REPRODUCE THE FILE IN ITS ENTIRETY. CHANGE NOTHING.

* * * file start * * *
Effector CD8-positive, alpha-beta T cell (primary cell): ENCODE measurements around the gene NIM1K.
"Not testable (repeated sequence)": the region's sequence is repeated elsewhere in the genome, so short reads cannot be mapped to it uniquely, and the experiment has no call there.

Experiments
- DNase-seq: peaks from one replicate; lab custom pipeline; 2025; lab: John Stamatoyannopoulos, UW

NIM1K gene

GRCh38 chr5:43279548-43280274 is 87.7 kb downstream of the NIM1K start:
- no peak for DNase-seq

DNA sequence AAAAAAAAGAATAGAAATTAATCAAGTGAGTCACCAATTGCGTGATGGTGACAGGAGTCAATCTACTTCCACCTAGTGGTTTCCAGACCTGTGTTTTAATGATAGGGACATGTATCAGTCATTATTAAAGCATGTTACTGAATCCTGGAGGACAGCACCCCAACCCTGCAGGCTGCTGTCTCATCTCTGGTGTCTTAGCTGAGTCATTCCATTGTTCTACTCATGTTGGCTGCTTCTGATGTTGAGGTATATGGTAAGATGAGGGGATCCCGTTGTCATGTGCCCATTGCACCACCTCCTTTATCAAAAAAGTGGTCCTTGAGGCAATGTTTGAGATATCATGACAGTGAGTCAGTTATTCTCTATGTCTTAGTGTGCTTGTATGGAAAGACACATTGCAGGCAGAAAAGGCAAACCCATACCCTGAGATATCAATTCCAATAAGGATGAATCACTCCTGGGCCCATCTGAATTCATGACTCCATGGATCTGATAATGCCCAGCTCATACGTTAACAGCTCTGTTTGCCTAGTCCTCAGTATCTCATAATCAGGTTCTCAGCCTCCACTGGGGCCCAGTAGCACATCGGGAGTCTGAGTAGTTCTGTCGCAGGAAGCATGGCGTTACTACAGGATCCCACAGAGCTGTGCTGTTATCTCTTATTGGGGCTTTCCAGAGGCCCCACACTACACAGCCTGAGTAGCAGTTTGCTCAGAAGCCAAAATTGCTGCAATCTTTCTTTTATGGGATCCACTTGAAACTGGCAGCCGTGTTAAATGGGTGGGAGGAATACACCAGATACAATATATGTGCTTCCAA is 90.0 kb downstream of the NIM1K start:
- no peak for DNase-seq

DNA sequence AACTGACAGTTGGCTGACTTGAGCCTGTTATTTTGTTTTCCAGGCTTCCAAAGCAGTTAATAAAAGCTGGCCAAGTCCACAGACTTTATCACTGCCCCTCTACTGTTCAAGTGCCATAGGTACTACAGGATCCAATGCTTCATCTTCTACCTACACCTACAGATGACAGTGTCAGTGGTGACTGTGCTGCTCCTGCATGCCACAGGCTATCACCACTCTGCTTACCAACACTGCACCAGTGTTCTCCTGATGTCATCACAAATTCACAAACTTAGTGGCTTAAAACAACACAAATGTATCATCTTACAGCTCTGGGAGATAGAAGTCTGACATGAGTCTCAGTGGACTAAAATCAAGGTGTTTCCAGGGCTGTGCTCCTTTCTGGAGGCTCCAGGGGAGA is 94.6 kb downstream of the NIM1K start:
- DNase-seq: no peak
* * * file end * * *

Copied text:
Effector CD8-positive, alpha-beta T cell (primary cell): ENCODE measurements around the gene NIM1K.
"Not testable (repeated sequence)": the region's sequence is repeated elsewhere in the genome, so short reads cannot be mapped to it uniquely, and the experiment has no call there.

Experiments
- DNase-seq: peaks from one replicate; lab custom pipeline; 2025; lab: John Stamatoyannopoulos, UW

NIM1K gene

GRCh38 chr5:43279548-43280274 is 87.7 kb downstream of the NIM1K start:
- no peak for DNase-seq

DNA sequence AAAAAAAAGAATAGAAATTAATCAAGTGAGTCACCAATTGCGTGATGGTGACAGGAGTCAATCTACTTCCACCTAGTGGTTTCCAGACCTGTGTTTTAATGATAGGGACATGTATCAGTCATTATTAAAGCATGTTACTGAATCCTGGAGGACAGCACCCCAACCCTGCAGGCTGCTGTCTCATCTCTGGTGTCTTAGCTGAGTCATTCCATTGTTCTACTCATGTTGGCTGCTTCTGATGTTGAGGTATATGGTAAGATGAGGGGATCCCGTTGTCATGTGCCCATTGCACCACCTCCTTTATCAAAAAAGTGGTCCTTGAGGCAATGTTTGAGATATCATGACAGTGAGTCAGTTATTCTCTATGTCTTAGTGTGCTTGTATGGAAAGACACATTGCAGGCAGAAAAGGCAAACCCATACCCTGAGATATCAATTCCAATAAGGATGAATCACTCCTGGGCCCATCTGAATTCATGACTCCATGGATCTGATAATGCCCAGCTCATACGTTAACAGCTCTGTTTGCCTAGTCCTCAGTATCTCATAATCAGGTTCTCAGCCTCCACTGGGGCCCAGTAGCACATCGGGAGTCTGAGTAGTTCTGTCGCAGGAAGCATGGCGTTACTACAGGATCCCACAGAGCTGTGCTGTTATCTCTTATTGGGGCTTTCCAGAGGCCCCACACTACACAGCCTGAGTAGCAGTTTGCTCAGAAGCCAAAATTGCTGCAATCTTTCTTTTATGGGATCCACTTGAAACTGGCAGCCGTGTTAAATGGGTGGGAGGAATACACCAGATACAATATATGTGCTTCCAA is 90.0 kb downstream of the NIM1K start:
- no peak for DNase-seq

DNA sequence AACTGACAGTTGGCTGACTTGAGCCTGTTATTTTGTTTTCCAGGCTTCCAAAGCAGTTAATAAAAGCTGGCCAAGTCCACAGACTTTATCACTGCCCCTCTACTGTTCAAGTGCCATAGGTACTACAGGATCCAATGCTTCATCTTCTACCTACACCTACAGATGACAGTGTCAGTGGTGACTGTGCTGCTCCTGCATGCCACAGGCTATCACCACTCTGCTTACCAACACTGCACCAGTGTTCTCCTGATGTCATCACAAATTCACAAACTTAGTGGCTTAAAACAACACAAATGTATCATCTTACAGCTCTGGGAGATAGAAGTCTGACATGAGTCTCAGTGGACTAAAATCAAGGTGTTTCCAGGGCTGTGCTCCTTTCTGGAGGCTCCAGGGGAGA is 94.6 kb downstream of the NIM1K start:
- DNase-seq: no peak